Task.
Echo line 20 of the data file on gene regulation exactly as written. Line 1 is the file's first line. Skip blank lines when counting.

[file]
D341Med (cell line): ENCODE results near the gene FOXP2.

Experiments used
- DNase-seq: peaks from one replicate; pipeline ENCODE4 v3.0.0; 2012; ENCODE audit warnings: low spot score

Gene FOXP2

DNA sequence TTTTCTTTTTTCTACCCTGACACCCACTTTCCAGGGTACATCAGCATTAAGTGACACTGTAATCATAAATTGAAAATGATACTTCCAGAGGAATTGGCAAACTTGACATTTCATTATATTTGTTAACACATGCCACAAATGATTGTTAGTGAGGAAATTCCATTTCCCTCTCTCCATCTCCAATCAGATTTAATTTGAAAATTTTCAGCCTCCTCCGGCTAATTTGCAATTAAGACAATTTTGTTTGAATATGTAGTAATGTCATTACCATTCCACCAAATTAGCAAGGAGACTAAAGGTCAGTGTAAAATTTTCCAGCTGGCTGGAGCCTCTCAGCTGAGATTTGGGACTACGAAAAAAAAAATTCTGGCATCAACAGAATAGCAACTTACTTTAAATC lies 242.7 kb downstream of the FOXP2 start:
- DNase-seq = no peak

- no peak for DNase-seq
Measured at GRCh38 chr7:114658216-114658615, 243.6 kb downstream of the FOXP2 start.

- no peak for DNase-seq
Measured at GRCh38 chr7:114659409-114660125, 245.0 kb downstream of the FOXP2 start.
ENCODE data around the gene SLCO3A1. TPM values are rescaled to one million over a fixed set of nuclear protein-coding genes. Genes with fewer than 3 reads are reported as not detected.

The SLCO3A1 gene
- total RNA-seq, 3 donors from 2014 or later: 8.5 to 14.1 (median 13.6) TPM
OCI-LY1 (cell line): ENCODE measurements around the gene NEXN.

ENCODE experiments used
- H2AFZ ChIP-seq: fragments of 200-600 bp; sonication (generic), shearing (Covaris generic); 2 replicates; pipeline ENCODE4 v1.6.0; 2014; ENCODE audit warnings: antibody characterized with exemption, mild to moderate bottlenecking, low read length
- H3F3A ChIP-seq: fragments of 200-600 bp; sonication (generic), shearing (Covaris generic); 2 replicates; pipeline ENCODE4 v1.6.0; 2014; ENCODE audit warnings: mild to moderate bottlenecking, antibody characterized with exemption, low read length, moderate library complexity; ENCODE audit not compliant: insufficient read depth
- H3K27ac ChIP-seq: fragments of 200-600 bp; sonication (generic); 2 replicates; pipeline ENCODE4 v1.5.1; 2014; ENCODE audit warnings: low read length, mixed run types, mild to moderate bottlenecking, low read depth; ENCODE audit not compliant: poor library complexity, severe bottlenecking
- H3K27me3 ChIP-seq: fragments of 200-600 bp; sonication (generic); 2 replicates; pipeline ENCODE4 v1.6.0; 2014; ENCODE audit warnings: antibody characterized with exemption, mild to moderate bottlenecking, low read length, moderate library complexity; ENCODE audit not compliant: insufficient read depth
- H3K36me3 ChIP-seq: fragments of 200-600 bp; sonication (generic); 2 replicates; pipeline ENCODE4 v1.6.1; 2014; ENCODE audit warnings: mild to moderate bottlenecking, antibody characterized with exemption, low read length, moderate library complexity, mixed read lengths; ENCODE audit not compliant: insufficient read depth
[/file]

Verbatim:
- H3K36me3 ChIP-seq: fragments of 200-600 bp; sonication (generic); 2 replicates; pipeline ENCODE4 v1.6.1; 2014; ENCODE audit warnings: mild to moderate bottlenecking, antibody characterized with exemption, low read length, moderate library complexity, mixed read lengths; ENCODE audit not compliant: insufficient read depth